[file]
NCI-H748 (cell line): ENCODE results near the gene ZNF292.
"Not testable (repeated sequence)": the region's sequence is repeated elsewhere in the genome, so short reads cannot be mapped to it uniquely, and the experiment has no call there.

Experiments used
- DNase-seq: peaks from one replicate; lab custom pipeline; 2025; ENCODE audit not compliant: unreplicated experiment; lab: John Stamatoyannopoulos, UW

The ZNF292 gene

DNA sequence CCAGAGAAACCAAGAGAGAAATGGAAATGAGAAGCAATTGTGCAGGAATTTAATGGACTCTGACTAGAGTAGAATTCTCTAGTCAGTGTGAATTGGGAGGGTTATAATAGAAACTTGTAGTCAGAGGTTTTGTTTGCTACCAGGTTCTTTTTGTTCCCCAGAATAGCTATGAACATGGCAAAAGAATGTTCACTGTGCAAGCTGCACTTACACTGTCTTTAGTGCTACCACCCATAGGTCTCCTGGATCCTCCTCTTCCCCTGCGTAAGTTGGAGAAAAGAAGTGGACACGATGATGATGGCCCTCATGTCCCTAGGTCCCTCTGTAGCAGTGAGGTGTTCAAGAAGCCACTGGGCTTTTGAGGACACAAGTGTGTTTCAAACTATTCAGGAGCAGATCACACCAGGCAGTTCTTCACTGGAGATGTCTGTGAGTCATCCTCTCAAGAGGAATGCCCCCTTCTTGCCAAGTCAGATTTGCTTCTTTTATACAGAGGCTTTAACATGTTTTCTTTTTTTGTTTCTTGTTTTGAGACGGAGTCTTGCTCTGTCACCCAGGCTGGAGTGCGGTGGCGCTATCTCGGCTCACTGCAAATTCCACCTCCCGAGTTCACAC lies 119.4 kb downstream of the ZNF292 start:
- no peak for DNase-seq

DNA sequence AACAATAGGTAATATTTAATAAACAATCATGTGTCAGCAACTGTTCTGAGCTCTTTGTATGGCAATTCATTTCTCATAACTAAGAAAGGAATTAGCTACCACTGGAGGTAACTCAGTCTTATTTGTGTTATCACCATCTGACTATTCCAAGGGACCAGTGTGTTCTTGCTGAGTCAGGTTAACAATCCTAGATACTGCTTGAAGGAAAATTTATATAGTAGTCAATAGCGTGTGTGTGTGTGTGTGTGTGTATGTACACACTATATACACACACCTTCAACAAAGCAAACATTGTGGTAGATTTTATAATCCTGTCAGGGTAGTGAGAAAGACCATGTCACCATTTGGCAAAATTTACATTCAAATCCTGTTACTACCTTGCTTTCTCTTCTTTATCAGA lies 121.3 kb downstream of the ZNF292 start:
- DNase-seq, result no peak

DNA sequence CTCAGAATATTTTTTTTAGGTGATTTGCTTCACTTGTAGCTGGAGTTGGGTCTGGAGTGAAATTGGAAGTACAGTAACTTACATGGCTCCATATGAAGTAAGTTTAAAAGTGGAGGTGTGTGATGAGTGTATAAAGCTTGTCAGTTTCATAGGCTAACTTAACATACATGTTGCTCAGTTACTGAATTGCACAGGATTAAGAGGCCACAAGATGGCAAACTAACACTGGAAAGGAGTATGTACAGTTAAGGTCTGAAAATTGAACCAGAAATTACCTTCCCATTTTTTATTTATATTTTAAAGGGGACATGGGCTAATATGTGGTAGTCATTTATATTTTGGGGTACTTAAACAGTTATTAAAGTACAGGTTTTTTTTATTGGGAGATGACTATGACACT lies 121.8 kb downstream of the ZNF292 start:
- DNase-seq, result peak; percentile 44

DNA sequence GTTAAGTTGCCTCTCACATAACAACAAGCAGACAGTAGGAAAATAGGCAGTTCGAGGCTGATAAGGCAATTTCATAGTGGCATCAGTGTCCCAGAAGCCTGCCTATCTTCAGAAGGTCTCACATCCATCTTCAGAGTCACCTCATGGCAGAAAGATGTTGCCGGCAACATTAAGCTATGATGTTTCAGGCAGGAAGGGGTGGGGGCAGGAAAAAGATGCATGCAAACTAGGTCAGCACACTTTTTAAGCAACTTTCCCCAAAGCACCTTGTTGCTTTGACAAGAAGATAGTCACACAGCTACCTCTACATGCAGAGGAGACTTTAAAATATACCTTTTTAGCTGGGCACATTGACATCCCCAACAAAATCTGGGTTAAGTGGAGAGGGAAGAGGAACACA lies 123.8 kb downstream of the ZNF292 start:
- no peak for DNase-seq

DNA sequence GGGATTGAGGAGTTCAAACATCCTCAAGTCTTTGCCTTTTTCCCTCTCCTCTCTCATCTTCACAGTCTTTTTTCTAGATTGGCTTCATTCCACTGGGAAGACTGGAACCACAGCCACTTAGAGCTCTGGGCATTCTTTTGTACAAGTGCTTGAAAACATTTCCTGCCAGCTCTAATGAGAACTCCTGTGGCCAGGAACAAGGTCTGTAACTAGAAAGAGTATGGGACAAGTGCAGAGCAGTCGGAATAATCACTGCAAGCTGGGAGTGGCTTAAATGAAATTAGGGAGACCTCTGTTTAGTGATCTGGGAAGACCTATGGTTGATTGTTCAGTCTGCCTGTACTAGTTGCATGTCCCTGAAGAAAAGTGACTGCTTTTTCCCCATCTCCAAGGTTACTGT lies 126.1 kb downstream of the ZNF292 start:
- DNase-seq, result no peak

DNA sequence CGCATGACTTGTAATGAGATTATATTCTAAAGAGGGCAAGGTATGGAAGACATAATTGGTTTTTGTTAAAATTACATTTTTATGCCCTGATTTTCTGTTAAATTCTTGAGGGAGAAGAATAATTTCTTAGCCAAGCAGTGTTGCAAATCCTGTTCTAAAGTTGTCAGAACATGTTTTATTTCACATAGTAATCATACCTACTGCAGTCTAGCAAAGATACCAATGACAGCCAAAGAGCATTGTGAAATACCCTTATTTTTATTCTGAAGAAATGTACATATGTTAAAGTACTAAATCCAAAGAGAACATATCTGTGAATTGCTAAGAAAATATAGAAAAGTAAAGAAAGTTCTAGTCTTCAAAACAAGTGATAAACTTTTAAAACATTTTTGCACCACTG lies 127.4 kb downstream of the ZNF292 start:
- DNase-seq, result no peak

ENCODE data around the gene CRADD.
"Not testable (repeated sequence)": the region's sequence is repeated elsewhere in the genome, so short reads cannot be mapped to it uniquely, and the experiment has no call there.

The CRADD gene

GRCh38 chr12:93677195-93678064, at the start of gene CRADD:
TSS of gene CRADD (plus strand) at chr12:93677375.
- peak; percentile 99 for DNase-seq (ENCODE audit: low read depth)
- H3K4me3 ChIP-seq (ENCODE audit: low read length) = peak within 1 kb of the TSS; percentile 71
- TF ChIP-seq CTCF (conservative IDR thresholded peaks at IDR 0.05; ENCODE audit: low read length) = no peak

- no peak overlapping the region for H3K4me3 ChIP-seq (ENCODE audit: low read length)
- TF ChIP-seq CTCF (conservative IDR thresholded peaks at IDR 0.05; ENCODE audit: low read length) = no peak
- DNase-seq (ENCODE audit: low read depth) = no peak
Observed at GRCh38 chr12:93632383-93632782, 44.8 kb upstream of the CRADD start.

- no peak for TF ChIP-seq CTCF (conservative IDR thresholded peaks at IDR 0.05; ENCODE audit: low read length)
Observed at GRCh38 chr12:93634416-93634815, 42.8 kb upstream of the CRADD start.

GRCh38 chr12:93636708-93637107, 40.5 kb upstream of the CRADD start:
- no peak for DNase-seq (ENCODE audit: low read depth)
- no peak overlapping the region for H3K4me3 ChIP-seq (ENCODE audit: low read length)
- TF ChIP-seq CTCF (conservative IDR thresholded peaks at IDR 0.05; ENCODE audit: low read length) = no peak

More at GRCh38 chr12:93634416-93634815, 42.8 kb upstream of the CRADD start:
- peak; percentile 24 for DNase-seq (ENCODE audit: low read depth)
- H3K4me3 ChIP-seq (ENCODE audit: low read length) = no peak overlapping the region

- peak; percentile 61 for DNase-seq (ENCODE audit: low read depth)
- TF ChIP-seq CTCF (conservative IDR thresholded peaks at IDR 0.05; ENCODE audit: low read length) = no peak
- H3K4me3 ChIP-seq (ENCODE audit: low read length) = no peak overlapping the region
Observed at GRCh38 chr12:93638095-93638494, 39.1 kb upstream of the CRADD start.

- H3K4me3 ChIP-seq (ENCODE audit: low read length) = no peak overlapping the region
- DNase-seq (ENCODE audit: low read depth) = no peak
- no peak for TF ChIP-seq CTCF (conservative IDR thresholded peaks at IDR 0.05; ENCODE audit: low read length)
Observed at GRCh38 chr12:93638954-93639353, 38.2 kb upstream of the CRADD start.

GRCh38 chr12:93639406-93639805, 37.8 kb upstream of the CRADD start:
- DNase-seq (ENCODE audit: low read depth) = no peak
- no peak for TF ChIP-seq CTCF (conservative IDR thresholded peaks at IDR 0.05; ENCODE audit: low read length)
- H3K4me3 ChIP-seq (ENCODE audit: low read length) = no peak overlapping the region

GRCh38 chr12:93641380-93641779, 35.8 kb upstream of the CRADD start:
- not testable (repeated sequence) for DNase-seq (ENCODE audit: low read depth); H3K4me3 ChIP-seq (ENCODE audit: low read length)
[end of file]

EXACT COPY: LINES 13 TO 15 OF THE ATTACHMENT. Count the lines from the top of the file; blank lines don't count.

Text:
- no peak for DNase-seq

DNA sequence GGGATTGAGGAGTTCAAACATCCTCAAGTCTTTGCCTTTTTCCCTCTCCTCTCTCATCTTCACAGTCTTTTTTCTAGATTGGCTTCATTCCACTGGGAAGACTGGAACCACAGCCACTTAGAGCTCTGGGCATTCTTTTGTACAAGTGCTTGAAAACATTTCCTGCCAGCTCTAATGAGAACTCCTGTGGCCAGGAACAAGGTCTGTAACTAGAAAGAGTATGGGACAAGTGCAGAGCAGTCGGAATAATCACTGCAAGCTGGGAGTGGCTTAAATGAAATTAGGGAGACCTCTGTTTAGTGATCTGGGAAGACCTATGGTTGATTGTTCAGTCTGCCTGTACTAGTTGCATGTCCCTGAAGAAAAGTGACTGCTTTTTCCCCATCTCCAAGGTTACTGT lies 126.1 kb downstream of the ZNF292 start:
- DNase-seq, result no peak